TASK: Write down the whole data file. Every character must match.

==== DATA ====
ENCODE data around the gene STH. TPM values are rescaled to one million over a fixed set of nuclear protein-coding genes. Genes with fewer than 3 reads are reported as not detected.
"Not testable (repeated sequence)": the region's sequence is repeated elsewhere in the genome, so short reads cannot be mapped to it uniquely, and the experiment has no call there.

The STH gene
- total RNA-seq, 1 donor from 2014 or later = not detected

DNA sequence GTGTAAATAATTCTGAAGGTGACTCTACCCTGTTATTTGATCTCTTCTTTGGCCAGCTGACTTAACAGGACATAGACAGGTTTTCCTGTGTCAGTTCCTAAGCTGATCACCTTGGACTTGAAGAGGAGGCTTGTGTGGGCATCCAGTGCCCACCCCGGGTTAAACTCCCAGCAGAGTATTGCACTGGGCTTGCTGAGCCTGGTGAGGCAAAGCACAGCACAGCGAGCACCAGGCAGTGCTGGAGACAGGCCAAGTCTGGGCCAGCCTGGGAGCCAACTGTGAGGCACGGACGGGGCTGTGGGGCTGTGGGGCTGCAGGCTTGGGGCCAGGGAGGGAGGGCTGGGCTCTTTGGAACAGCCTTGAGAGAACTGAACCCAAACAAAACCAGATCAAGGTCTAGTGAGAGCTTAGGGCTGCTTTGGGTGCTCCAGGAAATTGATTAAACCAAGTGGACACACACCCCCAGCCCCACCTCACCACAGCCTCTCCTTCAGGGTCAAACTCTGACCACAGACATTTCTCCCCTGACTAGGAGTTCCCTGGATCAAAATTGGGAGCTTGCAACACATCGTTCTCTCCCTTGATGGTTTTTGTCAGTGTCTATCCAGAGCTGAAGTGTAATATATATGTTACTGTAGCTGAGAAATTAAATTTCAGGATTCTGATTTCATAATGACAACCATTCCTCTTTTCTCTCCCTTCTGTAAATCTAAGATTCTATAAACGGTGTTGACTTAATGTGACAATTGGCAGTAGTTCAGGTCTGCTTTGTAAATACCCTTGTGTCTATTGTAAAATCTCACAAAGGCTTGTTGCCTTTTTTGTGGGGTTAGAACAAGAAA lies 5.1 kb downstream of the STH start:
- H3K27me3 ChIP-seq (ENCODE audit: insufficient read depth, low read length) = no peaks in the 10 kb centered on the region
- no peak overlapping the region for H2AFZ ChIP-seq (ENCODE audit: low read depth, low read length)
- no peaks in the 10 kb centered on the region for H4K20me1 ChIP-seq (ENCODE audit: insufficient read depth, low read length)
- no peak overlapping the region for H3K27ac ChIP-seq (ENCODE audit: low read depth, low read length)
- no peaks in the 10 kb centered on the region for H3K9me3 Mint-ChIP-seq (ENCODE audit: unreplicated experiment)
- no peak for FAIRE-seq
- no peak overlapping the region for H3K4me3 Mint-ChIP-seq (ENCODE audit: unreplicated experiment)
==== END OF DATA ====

ENCODE data around the gene STH. TPM values are rescaled to one million over a fixed set of nuclear protein-coding genes. Genes with fewer than 3 reads are reported as not detected.
"Not testable (repeated sequence)": the region's sequence is repeated elsewhere in the genome, so short reads cannot be mapped to it uniquely, and the experiment has no call there.

The STH gene
- total RNA-seq, 1 donor from 2014 or later = not detected

DNA sequence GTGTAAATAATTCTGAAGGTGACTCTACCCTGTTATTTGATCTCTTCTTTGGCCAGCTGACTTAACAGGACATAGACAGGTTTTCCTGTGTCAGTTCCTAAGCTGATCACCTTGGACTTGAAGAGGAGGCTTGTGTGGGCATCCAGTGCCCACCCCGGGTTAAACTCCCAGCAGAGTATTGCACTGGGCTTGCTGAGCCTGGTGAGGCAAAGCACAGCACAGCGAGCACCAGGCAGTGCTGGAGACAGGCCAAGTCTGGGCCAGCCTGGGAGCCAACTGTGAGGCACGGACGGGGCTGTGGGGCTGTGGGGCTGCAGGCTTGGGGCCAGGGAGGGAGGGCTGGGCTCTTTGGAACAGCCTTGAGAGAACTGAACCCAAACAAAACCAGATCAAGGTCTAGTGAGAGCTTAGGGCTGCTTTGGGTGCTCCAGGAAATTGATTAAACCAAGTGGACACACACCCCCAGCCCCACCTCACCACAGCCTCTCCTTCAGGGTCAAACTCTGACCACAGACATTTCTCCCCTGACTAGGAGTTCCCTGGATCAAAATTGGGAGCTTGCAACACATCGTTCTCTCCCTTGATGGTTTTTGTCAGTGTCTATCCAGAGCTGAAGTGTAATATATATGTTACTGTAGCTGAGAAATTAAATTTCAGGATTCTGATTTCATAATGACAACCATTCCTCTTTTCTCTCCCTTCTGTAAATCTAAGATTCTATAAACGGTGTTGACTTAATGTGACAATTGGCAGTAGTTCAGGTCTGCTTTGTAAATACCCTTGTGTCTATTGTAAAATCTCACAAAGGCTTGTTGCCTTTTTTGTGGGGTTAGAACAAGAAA lies 5.1 kb downstream of the STH start:
- H3K27me3 ChIP-seq (ENCODE audit: insufficient read depth, low read length) = no peaks in the 10 kb centered on the region
- no peak overlapping the region for H2AFZ ChIP-seq (ENCODE audit: low read depth, low read length)
- no peaks in the 10 kb centered on the region for H4K20me1 ChIP-seq (ENCODE audit: insufficient read depth, low read length)
- no peak overlapping the region for H3K27ac ChIP-seq (ENCODE audit: low read depth, low read length)
- no peaks in the 10 kb centered on the region for H3K9me3 Mint-ChIP-seq (ENCODE audit: unreplicated experiment)
- no peak for FAIRE-seq
- no peak overlapping the region for H3K4me3 Mint-ChIP-seq (ENCODE audit: unreplicated experiment)